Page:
To organize the numerous literary clubs around the state in the early 1890s, the Indiana Union of Literary Clubs became the first state organization of clubs. In 1892, the third convention of the Indiana Union of Literary Clubs was held in Lafayette.

Here is the cover of the Bulletin from the 1892 convention of the Indiana Union of Literary Clubs from the Indiana Pamphlet Collection (Ip 374.2 no. 49.)

“The Bulletin,” (Ip 374.2 no. 49), a publication from the convention, provides a transcript of the inaugural address, “The Value of An Intellectual Life” by Miss Elizabeth Nicholson of the College Corner Club of Indianapolis. She indicated that there was a need for women to have intellectual pursuits in addition to their roles as homemakers. A common criticism of women’s clubs during that time period was that they took too much time and energy away from home and family responsibilities. Miss Mercia Hoagland, a representative of the Fort Wayne Women’s Reading Club responds to this type of criticism (Convention of the Indiana Union of Literary Clubs 1892 : Lafayette, p 3):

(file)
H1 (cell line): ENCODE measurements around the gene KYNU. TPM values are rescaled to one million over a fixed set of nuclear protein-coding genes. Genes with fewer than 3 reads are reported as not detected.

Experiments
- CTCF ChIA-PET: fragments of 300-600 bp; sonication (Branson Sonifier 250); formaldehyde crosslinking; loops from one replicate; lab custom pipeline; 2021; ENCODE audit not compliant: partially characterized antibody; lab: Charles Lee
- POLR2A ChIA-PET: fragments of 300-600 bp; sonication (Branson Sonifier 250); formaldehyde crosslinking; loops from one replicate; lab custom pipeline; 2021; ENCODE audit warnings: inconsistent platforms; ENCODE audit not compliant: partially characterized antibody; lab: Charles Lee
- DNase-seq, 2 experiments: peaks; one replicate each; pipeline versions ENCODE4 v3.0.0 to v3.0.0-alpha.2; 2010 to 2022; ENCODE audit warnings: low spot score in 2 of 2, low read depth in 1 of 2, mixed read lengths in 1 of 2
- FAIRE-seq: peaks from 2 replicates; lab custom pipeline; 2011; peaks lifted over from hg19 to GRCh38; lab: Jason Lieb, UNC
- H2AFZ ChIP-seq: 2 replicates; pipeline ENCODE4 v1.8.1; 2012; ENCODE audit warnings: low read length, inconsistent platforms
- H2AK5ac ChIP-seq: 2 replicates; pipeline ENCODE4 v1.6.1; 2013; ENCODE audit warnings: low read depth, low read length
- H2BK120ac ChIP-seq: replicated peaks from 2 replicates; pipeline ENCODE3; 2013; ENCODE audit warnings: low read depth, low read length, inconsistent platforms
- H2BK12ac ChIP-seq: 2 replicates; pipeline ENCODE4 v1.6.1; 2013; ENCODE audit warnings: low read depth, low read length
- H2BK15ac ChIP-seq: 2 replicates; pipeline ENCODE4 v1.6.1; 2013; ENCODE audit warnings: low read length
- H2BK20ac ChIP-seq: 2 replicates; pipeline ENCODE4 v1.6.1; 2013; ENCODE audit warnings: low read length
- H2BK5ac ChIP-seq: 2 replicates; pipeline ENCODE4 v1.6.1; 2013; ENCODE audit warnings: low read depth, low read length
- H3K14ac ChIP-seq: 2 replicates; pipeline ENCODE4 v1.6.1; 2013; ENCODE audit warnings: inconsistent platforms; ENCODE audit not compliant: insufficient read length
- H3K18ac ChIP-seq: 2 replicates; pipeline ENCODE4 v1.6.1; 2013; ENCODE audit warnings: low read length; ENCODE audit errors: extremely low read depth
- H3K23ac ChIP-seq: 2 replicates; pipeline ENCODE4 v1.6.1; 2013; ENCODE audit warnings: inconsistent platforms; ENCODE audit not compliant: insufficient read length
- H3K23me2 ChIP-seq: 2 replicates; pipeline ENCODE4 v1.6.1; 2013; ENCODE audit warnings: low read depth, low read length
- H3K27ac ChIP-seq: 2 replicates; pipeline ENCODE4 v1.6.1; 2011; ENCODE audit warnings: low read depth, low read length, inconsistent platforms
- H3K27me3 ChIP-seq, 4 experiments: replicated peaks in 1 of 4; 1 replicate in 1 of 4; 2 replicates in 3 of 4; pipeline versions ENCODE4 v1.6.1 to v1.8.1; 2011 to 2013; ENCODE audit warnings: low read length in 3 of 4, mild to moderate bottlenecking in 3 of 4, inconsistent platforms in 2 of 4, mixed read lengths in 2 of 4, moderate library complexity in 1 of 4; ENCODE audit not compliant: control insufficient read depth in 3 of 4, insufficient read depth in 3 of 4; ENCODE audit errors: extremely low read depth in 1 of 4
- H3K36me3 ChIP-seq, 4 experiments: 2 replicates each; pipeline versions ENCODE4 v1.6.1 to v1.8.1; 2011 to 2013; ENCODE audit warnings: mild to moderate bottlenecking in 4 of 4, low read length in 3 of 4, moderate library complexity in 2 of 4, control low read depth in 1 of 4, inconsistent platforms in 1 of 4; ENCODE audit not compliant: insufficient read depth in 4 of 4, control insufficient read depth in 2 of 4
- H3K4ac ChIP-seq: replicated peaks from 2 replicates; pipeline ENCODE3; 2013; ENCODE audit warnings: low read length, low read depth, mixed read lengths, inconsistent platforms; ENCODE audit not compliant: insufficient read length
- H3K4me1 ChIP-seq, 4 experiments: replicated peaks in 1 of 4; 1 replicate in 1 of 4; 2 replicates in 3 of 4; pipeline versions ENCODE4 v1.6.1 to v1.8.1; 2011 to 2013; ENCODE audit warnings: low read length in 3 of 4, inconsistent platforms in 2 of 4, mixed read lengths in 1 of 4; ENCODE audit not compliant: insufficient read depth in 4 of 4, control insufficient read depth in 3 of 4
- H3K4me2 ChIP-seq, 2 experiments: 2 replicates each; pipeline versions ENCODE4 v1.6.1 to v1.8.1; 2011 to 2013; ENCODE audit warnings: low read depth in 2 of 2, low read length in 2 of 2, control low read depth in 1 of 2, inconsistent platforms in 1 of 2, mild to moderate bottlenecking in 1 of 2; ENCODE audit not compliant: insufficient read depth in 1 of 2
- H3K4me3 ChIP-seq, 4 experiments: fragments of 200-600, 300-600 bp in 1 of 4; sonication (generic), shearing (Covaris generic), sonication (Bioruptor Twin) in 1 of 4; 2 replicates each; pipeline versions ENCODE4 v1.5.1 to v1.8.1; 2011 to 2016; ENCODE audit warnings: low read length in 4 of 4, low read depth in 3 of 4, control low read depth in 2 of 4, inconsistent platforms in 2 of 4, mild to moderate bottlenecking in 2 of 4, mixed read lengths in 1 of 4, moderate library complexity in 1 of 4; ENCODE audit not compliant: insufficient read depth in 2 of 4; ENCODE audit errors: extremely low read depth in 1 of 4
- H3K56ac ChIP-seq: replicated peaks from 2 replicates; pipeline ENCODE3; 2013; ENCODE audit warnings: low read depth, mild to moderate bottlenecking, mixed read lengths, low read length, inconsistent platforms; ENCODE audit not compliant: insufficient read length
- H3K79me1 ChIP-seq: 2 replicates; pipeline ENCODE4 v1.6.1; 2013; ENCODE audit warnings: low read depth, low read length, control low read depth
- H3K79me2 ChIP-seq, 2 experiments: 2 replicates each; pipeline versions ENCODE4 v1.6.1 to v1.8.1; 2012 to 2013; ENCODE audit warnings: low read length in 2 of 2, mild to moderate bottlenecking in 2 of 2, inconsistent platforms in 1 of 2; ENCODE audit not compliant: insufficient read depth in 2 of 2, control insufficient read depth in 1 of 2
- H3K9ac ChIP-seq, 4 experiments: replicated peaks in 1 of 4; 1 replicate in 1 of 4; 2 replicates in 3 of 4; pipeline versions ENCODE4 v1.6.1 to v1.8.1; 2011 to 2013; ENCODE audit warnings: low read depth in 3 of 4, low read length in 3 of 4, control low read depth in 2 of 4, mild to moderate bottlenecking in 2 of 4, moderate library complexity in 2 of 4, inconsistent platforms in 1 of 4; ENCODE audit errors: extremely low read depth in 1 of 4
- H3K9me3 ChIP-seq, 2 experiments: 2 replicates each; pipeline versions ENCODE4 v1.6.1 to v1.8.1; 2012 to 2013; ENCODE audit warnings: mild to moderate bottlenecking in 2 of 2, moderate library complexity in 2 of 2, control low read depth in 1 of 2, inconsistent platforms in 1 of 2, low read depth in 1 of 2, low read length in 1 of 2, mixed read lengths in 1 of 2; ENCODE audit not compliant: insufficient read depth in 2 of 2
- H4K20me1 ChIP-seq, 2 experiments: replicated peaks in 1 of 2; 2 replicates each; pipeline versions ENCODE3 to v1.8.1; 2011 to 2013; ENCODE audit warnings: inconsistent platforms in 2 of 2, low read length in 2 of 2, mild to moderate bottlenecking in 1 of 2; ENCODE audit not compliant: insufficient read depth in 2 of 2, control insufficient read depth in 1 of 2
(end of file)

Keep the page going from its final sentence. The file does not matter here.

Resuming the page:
Other speeches and discussions at the convention included, “The Moral Power of the Novel” and “Woman as a Factor in the World’s Progress.” “The Bulletin” also recounted news from literary clubs around the state.

At the end of “The Bulletin,” there is a transcript of a discussion as to whether the Indiana Union of Literary Clubs should take an exhibit to the Columbian World Exposition in Chicago the following year. It was brought up that if they did take an exhibit, it would need to represent all the various literary clubs around the state.

Ultimately, the Union did take an exhibit to the Columbian Exposition. The Indiana State Library has the item, “Exhibit of Work at Columbian Exposition,” in the Indiana oversize collection ([q] ISLI 374.2 I385E). These pages are examples of how each club contributed a program or leaflet that represented them.

This is the page representing the Ladies’ Literary Society from Brazil, Indiana. All participating clubs had a two-page entry in the book.